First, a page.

“He never gets a lot of credit but he’s a guy you win with on your team,” de Haan said.

Fleury, watching from the upper level at the Barclays Center, said he had two quick thoughts when van Riemsdyk went into the wall. The first was the shock and sorrow of seeing a teammate hurt. His second: next man up, again.

“I felt so bad, he was in so much pain,” Fleury said Monday. “I don’t think he missed many games this year and he is such a pro and puts so much dedication into this game. He’s my best friend on the team and was playing probably the best hockey of his life.”

Fleury played the first three games of the first-round series against the Capitals before de Haan was able to return. Now, van Riemsdyk is out.

Fleury said after the 2-1 victory over the Isles that Brind’Amour came up to him and said, “Are you ready to go, bud?” Fleury, a former first-round draft pick by the Canes, stepped back in and was a part of 5-2 victories in Game 3 and 4 -- albeit with limited minutes -- as the Canes wrapped up the Eastern Conference semifinal series.

“When you look at their defense, it’s as mobile as any in the National Hockey League,” NBC hockey analyst Eddie Olczyk said. “They play super fast and a lot of that starts on the back end. The way Roddy (Brind’Amour) wants to play is straight-ahead, get the puck, get it off your stick, get it up and get in the footraces.”

The Canes usually win many of those races.

“You think you’re on the forecheck and then two seconds later you’re chasing a defenseman from behind,” Edmonton Oilers coach Ken Hitchcock noted this season. “They’ve got so much size and mobility back there and they use it to their advantage.”

Slavin and Hamilton have been the top pair, and Slavin has 11 assists in the playoffs -- initially was credited with 12 but later had one taken away. Slavin’s stickwork has been eye-opening at times, his instincts so keen and his hand/eye coordination so good.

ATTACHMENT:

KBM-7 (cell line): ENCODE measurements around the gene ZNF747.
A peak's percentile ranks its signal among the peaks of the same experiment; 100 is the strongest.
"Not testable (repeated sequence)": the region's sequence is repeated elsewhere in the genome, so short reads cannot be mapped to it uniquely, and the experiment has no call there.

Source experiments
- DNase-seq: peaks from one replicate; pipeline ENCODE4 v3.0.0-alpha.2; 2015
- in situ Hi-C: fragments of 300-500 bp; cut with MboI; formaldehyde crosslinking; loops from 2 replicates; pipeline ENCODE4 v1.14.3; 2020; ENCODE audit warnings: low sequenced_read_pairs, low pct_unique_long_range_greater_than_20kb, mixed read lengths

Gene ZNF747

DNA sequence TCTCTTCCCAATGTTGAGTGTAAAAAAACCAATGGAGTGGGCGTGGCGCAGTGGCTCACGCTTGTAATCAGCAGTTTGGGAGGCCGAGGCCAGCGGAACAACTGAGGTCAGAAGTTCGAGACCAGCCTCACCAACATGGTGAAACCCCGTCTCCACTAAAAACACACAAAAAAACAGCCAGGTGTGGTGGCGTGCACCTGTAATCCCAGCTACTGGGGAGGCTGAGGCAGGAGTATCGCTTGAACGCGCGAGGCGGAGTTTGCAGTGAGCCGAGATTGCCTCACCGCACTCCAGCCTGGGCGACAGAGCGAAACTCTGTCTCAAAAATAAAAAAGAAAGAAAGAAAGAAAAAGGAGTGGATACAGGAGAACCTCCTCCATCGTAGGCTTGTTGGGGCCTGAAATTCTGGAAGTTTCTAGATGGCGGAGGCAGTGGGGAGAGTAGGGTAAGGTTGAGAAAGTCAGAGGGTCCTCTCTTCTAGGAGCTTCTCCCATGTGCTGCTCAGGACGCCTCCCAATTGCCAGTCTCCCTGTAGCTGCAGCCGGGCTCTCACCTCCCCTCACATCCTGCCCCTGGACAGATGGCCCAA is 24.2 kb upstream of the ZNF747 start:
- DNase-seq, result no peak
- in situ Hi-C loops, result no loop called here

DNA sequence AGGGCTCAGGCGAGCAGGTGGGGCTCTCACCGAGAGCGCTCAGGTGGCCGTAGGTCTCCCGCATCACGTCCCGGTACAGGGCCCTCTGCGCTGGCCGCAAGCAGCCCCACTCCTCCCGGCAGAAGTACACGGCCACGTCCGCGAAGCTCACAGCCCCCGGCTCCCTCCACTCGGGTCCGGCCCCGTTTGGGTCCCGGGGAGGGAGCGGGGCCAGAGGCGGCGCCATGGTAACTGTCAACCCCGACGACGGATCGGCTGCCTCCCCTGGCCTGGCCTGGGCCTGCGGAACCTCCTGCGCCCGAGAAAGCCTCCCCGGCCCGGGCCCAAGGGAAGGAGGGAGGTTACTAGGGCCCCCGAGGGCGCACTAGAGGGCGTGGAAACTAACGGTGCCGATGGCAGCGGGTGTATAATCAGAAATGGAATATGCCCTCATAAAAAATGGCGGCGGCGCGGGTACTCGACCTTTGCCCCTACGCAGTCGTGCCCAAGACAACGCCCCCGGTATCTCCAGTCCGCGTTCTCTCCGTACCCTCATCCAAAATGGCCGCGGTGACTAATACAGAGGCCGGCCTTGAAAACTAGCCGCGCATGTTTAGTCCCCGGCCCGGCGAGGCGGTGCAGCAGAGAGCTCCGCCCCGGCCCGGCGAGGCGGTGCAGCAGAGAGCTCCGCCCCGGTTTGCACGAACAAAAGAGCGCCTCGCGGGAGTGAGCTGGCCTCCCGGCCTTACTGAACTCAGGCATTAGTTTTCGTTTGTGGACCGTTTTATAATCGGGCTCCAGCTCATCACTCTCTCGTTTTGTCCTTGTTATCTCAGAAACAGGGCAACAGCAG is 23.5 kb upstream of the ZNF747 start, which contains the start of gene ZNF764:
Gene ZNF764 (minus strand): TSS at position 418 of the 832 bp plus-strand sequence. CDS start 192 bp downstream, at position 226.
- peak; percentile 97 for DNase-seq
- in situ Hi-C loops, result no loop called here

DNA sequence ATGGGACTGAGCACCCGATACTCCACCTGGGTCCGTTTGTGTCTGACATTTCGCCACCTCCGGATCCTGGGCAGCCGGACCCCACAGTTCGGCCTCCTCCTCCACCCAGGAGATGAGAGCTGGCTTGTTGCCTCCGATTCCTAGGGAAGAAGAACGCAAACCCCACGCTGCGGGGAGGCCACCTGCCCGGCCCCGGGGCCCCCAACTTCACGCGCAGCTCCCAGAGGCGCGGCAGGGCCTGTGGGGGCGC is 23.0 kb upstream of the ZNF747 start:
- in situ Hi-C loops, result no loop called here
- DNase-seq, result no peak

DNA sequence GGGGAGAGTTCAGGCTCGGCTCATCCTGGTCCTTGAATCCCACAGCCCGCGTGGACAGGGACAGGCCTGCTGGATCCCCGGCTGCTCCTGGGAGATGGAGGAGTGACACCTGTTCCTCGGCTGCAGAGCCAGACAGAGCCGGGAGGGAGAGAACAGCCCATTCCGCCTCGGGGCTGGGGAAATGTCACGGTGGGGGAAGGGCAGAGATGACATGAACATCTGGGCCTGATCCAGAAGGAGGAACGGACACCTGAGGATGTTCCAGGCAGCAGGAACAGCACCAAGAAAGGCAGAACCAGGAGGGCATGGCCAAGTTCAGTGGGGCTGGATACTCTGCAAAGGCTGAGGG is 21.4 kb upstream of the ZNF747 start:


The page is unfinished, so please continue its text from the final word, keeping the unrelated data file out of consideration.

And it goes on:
Faulk and Pesce have been used together and both are right-handed shooters, causing Pesce to play the left side, his offside.

“I’ve grown used to it,” Pesce said. “In the offensive zone you’re already corked and ready to shoot it in a more comfortable position, and can get more pucks on net.”

Pesce was ready on the right side Friday in Game 4, unloading a shot that Isles goalie Robin Lehner stopped but couldn’t hold. Greg McKegg, positioned in front of Lehner, popped in the loose puck for a 3-1 lead in the decisive second period.

The Canes can only wait out the Bruins and Blue Jackets. De Haan said he’d be watching Game 6 on Monday night.

“It’s playoff hockey, man, the best time of year,” he said.

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In more than 30 years at The N&O, Chip Alexander has covered the N.C. State, UNC, Duke and East Carolina beats, and now is in his 11th season on the Carolina Hurricanes beat. Alexander, who has won numerous writing awards at the state and national level, covered the Hurricanes’ move to North Carolina in 1997 and was a part of The N&O’s coverage of the Canes’ 2006 Stanley Cup run.